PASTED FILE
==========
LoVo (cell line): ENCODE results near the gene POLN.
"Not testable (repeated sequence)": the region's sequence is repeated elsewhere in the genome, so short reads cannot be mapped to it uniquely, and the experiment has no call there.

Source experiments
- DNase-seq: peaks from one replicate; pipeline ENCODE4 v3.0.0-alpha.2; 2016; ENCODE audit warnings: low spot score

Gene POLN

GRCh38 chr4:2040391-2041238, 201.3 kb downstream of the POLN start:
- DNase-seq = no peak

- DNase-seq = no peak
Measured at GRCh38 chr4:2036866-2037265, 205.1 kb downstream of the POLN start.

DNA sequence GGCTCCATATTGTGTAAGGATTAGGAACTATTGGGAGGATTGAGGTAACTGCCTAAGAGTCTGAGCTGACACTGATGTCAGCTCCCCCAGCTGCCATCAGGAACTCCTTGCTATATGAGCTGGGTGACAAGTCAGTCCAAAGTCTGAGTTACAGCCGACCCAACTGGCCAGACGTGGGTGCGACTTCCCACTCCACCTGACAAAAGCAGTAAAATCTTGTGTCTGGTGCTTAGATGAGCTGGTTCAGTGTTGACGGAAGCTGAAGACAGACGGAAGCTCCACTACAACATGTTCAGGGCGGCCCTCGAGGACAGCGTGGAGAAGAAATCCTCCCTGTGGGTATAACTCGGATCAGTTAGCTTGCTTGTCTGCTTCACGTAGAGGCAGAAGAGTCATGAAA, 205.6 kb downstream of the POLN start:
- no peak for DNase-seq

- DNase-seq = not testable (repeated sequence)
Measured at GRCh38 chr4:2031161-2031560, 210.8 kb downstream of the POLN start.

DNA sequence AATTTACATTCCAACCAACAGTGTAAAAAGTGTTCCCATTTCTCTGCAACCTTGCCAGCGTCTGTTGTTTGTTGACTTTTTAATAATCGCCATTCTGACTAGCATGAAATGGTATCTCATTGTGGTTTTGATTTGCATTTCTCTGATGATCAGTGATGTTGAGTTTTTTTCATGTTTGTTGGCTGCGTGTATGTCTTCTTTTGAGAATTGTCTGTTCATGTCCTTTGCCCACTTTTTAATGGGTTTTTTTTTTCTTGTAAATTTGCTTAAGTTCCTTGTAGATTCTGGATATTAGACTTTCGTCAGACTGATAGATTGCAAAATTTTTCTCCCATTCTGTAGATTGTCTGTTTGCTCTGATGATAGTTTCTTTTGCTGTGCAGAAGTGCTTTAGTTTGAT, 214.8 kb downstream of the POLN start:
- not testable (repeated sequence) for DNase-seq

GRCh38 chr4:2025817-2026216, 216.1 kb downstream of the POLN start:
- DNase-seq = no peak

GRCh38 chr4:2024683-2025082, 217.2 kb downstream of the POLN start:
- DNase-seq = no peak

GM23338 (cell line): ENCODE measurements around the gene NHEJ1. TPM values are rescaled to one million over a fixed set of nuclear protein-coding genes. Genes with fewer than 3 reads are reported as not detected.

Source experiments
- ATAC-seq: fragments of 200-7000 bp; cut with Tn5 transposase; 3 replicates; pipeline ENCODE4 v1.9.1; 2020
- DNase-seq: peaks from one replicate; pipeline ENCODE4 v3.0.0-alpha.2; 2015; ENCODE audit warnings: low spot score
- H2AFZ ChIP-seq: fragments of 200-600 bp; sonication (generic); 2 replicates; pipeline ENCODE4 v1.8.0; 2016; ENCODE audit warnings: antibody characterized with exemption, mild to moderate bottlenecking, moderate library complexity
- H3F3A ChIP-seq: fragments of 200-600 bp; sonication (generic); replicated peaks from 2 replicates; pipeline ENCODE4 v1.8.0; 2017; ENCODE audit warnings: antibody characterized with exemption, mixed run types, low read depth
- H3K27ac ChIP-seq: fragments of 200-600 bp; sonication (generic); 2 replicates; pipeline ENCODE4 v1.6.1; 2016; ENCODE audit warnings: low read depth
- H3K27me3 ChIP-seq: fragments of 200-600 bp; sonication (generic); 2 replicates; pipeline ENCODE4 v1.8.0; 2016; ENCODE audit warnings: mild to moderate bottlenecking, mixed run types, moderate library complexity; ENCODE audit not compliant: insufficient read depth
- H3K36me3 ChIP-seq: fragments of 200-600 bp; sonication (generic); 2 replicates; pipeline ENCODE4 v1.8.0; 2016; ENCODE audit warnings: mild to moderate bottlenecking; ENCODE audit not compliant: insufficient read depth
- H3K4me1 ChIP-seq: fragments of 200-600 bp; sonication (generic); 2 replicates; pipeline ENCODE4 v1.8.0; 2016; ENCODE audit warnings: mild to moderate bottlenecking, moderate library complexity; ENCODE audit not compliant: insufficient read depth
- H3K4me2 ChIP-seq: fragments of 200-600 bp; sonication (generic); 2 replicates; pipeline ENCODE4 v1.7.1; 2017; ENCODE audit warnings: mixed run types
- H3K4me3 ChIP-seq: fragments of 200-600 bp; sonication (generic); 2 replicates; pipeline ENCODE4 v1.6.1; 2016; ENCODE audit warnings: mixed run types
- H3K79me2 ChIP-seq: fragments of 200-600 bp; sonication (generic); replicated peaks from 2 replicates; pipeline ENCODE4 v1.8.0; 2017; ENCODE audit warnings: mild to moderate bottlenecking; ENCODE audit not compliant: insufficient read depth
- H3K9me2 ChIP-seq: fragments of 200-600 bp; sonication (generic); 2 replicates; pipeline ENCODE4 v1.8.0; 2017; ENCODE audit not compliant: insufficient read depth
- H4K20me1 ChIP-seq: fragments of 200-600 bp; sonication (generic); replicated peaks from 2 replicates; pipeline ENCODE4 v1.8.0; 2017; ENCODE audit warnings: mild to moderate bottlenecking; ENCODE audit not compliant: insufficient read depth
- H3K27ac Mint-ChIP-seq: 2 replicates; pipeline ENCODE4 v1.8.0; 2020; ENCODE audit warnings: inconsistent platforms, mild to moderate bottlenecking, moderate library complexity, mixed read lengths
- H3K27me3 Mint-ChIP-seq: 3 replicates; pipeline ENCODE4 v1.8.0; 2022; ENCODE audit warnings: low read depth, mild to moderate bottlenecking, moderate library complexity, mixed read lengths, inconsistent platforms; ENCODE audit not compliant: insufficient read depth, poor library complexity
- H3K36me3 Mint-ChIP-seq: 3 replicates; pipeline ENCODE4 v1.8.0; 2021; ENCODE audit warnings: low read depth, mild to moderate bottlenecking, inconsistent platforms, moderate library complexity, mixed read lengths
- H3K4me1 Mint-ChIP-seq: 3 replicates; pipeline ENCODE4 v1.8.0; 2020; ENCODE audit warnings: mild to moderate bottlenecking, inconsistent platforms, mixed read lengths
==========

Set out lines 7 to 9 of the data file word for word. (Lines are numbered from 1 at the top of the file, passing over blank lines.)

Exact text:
- DNase-seq = no peak

- DNase-seq = no peak
Measured at GRCh38 chr4:2036866-2037265, 205.1 kb downstream of the POLN start.